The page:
20th Century Films

The Path to Happiness: Welcome to L.A. (1976)

Two ways to be happy: doing something meaningful and having a relationship based on love and commitment

Alan Rudolph’s Welcome to L.A. is a multiplot film about sad and lonely people who are longing for intimacy. The main protagonist and supporting characters all feel empty inside. They drink and have sex to fill the void, but happiness eludes them. “Welcome” shows us two ways to be happy: 1) by doing something meaningful and 2) having a relationship based on love and commitment.

The main protagonist, Carroll Barber (Keith Carradine), a songwriter, is unsatisfied with his life. He has a strained relationship with his father, Carl (Denver Pyle), and often drinks to numb his pain. In one scene, he turns to his empty liquor bottle and says, “I’m out.” Alcohol can’t fill the void in Carroll’s heart.

Carroll tries to find happiness by having sex with multiple women. Women are attracted to Carroll because he is self-assured and doesn’t wear his emotions on his sleeve. But this is just a face he wears. Inside, he is just as lonely as the women he sleeps with. Carroll isn’t “in love” with the women he has sex with, and, consequently, he isn’t happy.

Carroll and his father are both unwilling to commit to one woman. Nona Bruce (Lauren Hutton) is in a relationship with Carl, but she isn’t happy. She tells Carroll that his father is “messing around.” However, Nona knows what will make her happy. At the recording studio, she asks Carroll if he’s ready to make a commitment, and he replies, “Maybe.” In the following scene, Nona and Carroll are sitting in his car, and she is in tears. He isn’t willing to make a commitment to her either.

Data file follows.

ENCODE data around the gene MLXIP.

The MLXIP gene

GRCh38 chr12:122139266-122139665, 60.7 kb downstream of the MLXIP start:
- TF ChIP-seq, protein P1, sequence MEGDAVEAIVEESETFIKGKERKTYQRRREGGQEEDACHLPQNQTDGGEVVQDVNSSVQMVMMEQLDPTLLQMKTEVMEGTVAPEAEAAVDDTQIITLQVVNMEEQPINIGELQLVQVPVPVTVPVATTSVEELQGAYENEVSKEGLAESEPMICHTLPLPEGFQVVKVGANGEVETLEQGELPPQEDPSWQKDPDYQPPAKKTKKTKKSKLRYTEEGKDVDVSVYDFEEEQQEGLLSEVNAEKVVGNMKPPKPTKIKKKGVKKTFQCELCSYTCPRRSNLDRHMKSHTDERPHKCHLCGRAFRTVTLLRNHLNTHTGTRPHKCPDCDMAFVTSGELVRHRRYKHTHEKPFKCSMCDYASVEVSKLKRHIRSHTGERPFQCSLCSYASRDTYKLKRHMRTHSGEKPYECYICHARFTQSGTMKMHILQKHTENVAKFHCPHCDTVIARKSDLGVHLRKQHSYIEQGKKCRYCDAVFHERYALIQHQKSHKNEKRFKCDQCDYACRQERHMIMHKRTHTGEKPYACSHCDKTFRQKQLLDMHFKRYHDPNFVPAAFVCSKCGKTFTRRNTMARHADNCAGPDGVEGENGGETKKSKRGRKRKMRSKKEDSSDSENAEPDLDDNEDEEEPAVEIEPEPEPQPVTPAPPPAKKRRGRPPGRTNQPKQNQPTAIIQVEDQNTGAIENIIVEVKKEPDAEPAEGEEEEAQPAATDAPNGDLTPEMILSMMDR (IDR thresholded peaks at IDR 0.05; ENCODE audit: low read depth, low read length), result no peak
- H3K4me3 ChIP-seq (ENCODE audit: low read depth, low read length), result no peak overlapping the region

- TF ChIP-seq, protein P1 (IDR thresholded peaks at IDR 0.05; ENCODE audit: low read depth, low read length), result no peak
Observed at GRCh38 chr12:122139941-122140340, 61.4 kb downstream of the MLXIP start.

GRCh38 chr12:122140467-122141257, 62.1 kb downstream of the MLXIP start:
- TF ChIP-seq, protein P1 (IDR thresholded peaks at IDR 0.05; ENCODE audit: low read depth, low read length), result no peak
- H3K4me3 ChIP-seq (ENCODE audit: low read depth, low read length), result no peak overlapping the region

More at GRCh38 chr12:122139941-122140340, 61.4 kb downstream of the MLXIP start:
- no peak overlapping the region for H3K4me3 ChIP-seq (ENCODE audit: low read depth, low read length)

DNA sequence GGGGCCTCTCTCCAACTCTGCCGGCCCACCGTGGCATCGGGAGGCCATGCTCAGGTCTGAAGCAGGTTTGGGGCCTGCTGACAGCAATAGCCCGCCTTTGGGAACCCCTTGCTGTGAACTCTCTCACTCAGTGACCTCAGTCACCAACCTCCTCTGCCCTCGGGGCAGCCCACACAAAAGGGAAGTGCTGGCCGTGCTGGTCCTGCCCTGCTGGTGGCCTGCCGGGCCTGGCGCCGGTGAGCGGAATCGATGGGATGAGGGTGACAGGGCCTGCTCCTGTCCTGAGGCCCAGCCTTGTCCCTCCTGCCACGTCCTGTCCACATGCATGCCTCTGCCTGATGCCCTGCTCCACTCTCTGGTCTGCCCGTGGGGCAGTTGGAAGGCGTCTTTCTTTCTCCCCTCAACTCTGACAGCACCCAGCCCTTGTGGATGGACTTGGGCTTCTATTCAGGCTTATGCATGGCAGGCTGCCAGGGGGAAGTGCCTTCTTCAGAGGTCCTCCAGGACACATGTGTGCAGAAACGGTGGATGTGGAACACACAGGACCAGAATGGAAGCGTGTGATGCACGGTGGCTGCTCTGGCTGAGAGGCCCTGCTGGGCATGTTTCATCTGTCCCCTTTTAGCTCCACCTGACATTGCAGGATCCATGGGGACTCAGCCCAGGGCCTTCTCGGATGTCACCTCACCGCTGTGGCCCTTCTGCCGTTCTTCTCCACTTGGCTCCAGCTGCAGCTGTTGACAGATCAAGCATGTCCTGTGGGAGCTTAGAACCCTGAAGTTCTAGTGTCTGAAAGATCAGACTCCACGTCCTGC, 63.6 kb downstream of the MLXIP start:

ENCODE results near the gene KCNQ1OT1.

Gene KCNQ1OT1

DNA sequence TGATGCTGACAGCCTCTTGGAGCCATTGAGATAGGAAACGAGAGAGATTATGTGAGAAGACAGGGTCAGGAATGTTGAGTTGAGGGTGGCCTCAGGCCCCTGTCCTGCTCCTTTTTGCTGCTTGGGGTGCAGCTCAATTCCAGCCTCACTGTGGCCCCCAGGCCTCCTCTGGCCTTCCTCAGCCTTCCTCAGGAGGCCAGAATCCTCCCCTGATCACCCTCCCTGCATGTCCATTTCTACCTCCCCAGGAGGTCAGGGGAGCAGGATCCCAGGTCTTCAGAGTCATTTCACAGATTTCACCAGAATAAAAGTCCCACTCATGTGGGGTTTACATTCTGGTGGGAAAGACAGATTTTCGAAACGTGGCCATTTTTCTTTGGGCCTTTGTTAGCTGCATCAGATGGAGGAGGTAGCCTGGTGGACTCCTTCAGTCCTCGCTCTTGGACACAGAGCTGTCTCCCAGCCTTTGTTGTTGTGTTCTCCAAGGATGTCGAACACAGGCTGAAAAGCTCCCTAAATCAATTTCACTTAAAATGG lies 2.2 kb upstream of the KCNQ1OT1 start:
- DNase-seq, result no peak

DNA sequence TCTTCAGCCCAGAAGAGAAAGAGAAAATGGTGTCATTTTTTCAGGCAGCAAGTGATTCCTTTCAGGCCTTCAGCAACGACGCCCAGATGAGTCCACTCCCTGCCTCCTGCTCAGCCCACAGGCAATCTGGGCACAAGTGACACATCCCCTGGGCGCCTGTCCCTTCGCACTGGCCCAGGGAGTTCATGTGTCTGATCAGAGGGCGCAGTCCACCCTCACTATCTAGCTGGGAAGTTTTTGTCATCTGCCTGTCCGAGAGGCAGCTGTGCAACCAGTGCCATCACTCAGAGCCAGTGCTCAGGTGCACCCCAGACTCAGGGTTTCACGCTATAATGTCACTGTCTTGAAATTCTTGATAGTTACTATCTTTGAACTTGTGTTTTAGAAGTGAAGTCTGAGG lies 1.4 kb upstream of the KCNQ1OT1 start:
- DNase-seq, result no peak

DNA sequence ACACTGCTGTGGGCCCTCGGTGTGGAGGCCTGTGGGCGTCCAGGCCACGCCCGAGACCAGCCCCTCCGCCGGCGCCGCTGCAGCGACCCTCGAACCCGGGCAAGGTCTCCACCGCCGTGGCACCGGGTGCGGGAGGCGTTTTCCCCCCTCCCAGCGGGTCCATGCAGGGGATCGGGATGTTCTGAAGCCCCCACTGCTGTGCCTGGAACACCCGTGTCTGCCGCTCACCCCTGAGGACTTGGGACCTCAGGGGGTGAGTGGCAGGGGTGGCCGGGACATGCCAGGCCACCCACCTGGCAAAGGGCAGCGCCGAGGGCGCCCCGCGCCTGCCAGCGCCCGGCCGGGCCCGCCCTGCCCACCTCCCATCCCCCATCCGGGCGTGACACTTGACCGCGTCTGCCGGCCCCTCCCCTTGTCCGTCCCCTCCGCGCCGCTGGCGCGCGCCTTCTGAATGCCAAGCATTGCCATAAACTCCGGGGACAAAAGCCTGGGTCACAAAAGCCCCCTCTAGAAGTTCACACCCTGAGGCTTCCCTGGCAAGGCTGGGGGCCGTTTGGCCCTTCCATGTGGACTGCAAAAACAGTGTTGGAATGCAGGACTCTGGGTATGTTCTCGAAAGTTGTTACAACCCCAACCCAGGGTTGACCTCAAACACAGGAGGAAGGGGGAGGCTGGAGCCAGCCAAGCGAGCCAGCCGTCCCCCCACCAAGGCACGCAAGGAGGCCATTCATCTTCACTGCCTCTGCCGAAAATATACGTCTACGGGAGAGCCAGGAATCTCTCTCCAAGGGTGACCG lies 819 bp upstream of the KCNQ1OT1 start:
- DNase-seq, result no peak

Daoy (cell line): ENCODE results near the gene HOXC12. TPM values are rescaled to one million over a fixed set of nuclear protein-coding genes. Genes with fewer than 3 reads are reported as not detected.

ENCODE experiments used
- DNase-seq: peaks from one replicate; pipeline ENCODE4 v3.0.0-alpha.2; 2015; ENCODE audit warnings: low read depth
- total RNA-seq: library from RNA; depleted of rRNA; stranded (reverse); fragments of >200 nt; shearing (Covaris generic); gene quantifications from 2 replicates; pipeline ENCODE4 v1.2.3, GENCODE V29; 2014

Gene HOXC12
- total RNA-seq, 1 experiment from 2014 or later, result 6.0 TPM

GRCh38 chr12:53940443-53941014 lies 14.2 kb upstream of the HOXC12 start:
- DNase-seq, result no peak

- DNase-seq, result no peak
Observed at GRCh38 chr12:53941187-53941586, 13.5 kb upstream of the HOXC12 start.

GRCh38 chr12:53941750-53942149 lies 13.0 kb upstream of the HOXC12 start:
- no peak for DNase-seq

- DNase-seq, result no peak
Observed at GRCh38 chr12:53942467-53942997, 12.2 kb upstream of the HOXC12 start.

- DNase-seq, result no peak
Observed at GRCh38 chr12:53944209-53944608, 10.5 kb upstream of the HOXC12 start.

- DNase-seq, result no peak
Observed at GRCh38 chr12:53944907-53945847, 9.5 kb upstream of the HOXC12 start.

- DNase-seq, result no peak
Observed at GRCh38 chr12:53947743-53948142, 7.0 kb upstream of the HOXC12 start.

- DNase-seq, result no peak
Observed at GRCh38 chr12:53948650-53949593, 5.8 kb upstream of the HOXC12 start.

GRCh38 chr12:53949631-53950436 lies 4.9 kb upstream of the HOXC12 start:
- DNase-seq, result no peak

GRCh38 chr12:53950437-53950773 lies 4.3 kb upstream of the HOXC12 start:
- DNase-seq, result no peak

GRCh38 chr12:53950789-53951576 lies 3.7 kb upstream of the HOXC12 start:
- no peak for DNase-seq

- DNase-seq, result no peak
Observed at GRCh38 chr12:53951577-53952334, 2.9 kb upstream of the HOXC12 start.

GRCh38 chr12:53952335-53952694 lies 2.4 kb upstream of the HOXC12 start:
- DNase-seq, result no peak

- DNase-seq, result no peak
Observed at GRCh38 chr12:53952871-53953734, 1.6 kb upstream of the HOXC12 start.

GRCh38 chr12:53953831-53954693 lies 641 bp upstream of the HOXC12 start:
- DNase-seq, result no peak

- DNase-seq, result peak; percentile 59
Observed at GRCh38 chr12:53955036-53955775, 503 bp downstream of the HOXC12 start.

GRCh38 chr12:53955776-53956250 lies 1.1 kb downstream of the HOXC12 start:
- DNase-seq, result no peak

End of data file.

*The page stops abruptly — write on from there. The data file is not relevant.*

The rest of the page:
Carroll and the other characters have uncommitted sexual relationships, but there is something missing in these relationships that will make them happy. After they have sex, they are only more aware of how unhappy they are. Having an affair or a one-night stand is a distraction from the emptiness they feel inside.

Carroll tries to have an affair with Karen Hood (Geraldine Chaplin). In the climax of the film, he doesn’t have sex with her, and she reconciles with her husband. Seeing her joy, Carroll is happy for the first time. Karen has found the path to happiness: a relationship based on love and commitment.  

Carl tried to make Carroll happy by hiring Eric Wood (Richard Baskin) to record an album based on Carroll’s lyrics. However, after recording several songs, Eric doesn’t finish the album because he doesn’t like the lyrics. Carl’s attempt to make his son happy has failed, but Carroll doesn’t need Eric to be fulfilled.

 The film ends with Carroll in the recording studio, singing one of his own songs. Although he has been rejected by a famous musician, he finds joy in making his own music. By taking control of his life, and doing something meaningful, he finds the path to happiness.  

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